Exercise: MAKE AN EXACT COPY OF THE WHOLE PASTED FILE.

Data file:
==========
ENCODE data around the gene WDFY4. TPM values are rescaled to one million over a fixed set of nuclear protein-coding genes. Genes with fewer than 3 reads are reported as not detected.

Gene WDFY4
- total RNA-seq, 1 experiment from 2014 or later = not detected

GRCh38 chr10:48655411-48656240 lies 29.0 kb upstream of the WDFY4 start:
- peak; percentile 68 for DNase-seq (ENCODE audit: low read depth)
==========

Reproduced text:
ENCODE data around the gene WDFY4. TPM values are rescaled to one million over a fixed set of nuclear protein-coding genes. Genes with fewer than 3 reads are reported as not detected.

Gene WDFY4
- total RNA-seq, 1 experiment from 2014 or later = not detected

GRCh38 chr10:48655411-48656240 lies 29.0 kb upstream of the WDFY4 start:
- peak; percentile 68 for DNase-seq (ENCODE audit: low read depth)